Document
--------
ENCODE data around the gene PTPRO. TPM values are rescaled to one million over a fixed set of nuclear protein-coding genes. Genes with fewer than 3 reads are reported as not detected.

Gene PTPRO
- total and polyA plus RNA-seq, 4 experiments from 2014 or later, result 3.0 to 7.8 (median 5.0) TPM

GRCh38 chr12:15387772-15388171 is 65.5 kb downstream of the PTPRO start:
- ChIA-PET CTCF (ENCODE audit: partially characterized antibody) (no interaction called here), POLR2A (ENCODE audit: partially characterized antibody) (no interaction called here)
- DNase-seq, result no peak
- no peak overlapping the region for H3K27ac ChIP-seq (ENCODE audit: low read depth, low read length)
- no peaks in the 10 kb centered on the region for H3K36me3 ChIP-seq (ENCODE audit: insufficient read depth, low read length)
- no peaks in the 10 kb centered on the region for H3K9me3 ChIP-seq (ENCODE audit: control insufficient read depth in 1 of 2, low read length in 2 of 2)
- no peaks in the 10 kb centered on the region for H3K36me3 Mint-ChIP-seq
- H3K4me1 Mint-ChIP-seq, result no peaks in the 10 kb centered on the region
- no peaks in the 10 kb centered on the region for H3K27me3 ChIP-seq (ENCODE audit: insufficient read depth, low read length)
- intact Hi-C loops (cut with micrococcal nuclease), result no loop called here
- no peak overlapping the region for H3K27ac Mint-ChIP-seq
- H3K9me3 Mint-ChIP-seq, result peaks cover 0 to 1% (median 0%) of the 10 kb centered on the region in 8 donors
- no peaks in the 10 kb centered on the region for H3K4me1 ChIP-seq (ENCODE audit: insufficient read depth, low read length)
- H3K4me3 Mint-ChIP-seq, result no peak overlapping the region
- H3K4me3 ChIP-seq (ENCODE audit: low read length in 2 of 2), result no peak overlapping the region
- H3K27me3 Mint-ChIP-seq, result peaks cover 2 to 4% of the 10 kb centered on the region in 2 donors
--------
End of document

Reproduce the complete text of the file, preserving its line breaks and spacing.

ENCODE data around the gene PTPRO. TPM values are rescaled to one million over a fixed set of nuclear protein-coding genes. Genes with fewer than 3 reads are reported as not detected.

Gene PTPRO
- total and polyA plus RNA-seq, 4 experiments from 2014 or later, result 3.0 to 7.8 (median 5.0) TPM

GRCh38 chr12:15387772-15388171 is 65.5 kb downstream of the PTPRO start:
- ChIA-PET CTCF (ENCODE audit: partially characterized antibody) (no interaction called here), POLR2A (ENCODE audit: partially characterized antibody) (no interaction called here)
- DNase-seq, result no peak
- no peak overlapping the region for H3K27ac ChIP-seq (ENCODE audit: low read depth, low read length)
- no peaks in the 10 kb centered on the region for H3K36me3 ChIP-seq (ENCODE audit: insufficient read depth, low read length)
- no peaks in the 10 kb centered on the region for H3K9me3 ChIP-seq (ENCODE audit: control insufficient read depth in 1 of 2, low read length in 2 of 2)
- no peaks in the 10 kb centered on the region for H3K36me3 Mint-ChIP-seq
- H3K4me1 Mint-ChIP-seq, result no peaks in the 10 kb centered on the region
- no peaks in the 10 kb centered on the region for H3K27me3 ChIP-seq (ENCODE audit: insufficient read depth, low read length)
- intact Hi-C loops (cut with micrococcal nuclease), result no loop called here
- no peak overlapping the region for H3K27ac Mint-ChIP-seq
- H3K9me3 Mint-ChIP-seq, result peaks cover 0 to 1% (median 0%) of the 10 kb centered on the region in 8 donors
- no peaks in the 10 kb centered on the region for H3K4me1 ChIP-seq (ENCODE audit: insufficient read depth, low read length)
- H3K4me3 Mint-ChIP-seq, result no peak overlapping the region
- H3K4me3 ChIP-seq (ENCODE audit: low read length in 2 of 2), result no peak overlapping the region
- H3K27me3 Mint-ChIP-seq, result peaks cover 2 to 4% of the 10 kb centered on the region in 2 donors